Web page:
Reparing scratch CD/DVD
CD and DVD are fragile media. A few scratches here and there and they can easily become coasters on your table. I have had plenty of them myself.Letâ€™s just look at some of the ways to repair damaged CDâ€™s and DVDâ€™s and recover data from those spoilt CD/DVDâ€™s.
Anatomy of scratches
Scratches that are perpendicular (going from the center outwards) are generally less harmful or damaging than the scratches that go along the spiral. So if your CD/DVD has more of the latter ones, then the chances of recovering data from that CD or DVD may be bleak. Nevertheless, Thou shall try till thou art able to Make good Use Of thy media.
Attempt to Recover Data from Damaged CD / DVD
First and foremost try some software apps to make your life easier and attempt to recover data from the disc. You can try more then one application if you didnâ€™t succeed with previous ones. I have had experiences in the past when one of them has done a better job than the others either in the amount of data that is recovered or the speed with which it is recovered. However most of the time CD Recovery Toolbox has come up on top.
Just insert the damaged CD, DVD, HD DVD (if you still use them) or Blue-Ray disc and the software will show you the list of files and folders found on the disc. Choose the ones you want to recover and click next. The process can be very slow mind you so just be patient.
CD Recovery Toolbox has been covered in detail on MakeUseOf earlier. Check it out if you need more details.
Another software solution you can try is Roadkilâ€™s Unstoppable Copier. It is also a similar software that is capable of recovering data from damaged or scratched discs. If the recovery is taking too long you can also pause, save and resume sessions at some other time.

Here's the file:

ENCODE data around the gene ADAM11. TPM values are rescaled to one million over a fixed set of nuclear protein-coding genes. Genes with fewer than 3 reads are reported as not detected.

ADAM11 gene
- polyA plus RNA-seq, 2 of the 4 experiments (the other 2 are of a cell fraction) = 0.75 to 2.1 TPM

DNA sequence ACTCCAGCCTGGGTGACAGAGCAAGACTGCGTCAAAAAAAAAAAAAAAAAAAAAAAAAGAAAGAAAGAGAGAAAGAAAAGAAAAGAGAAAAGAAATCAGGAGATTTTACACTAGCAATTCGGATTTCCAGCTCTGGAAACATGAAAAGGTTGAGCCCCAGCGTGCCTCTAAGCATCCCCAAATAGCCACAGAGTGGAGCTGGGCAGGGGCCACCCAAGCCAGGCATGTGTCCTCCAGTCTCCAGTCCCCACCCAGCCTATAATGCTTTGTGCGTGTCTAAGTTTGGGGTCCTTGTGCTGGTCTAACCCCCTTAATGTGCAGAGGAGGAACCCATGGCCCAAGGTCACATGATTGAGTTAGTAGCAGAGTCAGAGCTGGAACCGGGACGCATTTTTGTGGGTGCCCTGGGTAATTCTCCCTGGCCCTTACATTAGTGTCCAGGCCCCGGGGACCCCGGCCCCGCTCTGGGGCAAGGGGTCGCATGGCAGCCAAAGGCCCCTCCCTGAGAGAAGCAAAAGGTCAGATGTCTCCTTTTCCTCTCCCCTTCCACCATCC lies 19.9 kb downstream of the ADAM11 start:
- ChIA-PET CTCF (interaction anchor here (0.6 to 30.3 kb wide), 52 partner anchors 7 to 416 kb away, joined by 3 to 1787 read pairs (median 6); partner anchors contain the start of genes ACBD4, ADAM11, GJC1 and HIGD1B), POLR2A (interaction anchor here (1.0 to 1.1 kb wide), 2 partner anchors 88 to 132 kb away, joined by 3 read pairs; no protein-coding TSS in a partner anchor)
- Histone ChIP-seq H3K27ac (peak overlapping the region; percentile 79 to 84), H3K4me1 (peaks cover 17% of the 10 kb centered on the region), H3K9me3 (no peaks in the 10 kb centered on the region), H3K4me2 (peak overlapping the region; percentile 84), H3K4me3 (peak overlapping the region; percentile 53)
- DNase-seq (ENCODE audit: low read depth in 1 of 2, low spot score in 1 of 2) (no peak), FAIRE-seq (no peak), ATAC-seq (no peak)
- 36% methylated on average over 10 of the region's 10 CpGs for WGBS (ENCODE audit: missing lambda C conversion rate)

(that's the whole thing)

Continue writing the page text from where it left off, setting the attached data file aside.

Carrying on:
If you use Linux you can try ddrescue for recovery needs. It is a command line tool offering plenty of options as you can see below:
Attempt to repair the damaged CDs
If the disc has profound scratches you can try to repair those scratches to make the disc playable again. The best way to do this is to use a whitening toothpaste or some polish (specially those used by opticians) although Brasso also works.
* First clean the surface of the disc with a soft lint-free cloth. You can use a gentle detergent (or rubbing alcohol) if there are some grease spots. Make sure there are no finger prints or dust particles. Donâ€™t scrub too hard as you may do more harm than good this way.
* Now apply some toothpaste or polish on the scratched surface. It is best to start with a minimum amount of either, or else you will have your work really cut out trying to buff away the remainder.
* Now rub gently with a cloth moving from the center outwards.
If you did a good job, you will actually see the scratch diminishing, or if it was a faint one, it might just disappear.
The success with this method varies greatly. It is hit and miss. I have had an equal amount of successes and failures. Sometimes it works allowing you to even read data from that part, other times it is of no use at all.
* Try recovery in a CD/DVD writer as opposed to a reader. Writers are generally more precise and can see the tracks better.
* If possible try recovery on the same drive that was used to create the disc. Chances of a good read have been found to increase if you use the same drive or at least the same manufacturer.
* If nothing helps you can go to music stores and show them your disc. Such stores usually have a CD refinishing machine and may be able to do a better job.
* As soon as any of the above methods works, donâ€™t think even twice and just create another copy of the disc.
* Buy good quality media.
* Take good care of your CDs.